“Awful! I can’t make a living anymore,” Frances says as a curlicue of steam wafts from her cup of hot tea, blurring for an instant the dark circles around her pale blue eyes. “Gigs that used to pay $500 a few years ago now pay $50 — if you’re lucky.”
An accomplished reporter who was embedded with troops in Iraq and has written for some of Europe’s most prestigious periodicals, my friend was bemoaning the fact that writing pieces for newspapers and magazines has become the worst job — literally. Frances’s story merely illustrates one example in a disturbing trend from the past five years.
Journalists now officially have the most undesirable vocation in America. Earlier this spring The Wall Street Journal reports that in a 2013 CareerCast.com list of 200 careers, reporters rank dead last. Using data from the U.S. Bureau of Labor Statistics (BLS) and other government agencies, the survey is based on five criteria: physical demands, work environment, income, stress, and hiring outlook.
The digital revolution that has made the world’s papers accessible to everyone with a few clicks on a browser has also decimated ad revenue. Print advertising dollars have turned into digital dimes.
A study by The Newspaper Association of America, via the Pew Research Center, estimates the industry garnered $49.2 billion in 2006. By 2012, total revenue more than halved, falling to $22.3 billion.
News-gathering organizations have slashed staff rosters and freelance writers’ fees. It has become nearly impossible for the average print journalist to earn a decent wage, especially in New York City, where the cost of living remains outrageously expensive.
The outlook for the future of journalism appears no less bleak. The BLS predicts the number of reporter jobs will fall 6% by 2020, while average pay will continue to decline.
The venerable Frank Rich weighs in on the current state of American journalism in “Inky Tears” for New York Magazine. He writes, “You cannot work at any old-media organization, print or television, without having many friends and former colleagues who are seeking work, often outside the news business.”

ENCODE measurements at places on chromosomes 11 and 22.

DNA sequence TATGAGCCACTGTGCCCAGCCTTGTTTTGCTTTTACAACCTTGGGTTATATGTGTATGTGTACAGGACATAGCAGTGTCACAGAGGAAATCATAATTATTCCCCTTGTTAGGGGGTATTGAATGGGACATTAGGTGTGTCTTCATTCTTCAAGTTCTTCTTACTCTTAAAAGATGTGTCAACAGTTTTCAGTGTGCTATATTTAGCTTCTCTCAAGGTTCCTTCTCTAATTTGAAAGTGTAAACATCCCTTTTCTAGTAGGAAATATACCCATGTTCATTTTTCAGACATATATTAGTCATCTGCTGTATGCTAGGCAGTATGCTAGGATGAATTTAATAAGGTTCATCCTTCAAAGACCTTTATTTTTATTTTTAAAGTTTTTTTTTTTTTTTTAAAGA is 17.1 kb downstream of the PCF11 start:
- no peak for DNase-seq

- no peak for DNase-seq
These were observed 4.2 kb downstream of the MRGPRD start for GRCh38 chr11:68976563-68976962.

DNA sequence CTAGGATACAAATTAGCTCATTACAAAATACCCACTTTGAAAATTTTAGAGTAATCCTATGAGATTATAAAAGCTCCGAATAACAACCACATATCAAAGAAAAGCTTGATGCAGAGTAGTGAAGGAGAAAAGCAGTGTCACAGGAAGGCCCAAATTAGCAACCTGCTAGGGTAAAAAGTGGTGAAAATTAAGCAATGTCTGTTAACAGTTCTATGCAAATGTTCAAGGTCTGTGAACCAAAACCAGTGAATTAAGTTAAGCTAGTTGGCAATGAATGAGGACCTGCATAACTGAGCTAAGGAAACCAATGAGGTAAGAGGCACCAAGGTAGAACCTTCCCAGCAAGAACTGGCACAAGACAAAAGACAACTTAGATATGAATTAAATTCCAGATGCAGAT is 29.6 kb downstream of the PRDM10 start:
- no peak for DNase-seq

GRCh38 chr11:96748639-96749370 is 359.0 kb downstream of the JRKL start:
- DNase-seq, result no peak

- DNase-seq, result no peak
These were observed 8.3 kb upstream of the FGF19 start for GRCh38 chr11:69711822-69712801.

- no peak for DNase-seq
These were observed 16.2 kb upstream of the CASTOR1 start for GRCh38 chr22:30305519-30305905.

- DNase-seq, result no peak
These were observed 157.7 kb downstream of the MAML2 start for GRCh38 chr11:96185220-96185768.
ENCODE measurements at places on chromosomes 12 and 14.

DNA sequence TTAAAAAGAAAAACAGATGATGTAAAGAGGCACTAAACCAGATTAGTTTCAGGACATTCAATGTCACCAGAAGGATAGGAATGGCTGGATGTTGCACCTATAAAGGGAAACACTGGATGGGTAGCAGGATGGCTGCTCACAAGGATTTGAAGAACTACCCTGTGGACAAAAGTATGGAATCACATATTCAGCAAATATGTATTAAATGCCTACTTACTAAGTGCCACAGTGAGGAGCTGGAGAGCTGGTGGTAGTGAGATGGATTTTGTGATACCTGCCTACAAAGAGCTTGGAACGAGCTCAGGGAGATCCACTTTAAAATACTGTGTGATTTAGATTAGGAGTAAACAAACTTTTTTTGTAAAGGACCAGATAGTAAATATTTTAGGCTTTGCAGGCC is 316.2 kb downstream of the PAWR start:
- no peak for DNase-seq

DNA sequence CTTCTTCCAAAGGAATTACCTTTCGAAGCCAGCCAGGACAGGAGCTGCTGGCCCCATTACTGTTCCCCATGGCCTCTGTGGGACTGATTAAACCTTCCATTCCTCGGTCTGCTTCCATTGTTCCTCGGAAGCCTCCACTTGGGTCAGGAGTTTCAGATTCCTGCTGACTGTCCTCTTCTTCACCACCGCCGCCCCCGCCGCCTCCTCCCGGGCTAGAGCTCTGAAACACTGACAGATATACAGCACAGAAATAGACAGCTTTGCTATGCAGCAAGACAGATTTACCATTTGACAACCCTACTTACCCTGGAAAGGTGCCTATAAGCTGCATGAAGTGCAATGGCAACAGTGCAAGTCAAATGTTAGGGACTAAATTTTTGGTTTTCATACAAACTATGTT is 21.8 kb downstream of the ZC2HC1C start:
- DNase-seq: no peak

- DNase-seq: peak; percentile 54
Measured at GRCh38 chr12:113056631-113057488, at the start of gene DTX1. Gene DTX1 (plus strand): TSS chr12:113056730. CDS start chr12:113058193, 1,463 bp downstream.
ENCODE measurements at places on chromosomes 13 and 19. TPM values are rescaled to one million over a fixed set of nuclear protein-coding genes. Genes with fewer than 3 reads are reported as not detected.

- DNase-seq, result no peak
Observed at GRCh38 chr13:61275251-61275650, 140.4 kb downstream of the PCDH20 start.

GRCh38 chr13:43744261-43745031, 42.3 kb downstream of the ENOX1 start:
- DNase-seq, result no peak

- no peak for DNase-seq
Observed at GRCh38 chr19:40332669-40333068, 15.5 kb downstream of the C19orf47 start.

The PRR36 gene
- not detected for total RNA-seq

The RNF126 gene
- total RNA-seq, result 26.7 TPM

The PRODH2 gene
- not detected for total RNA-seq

So how can a reporter escape from reporting?
Concurrent to the decline in old-school media, brand journalism, also referred to as content marketing, has seen a tremendous boom. The Custom Content Council (CCC) reports that in 2012, total custom content spending ended the year at $43.9 billion dollars.
Companies like leading content production platform Skyword are hiring talented writers and editors to work with clients such as Hearst’s Popular Mechanics and other magazine titles, P&G, General Motors, UPS, and The Home Depot. More than 23,000 writers have already joined our community of content creators.
In the case of my friend Frances, I shared with her about the tremendous opportunities in the world of brand journalism. Soon she applied to Skyword’s freelance program. Now my chum supplements her income by writing and editing for IBM’s Midsize Insider, one of our star accounts since the program won Digiday’s 2013 Best Content Marketing Program. Frances hasn’t shared with me the specifics about her compensation, but her wide smile as she explains that Skyword pays better than other freelance opportunities leaves no doubt about her satisfaction.
My friend’s story illustrates merely one of thousands among Skyword’s writing community. Brand journalism can be a great escape from the worst job in America.
To learn more about how to become a Skywriter, please visit this page to learn about freelance writing opportunities.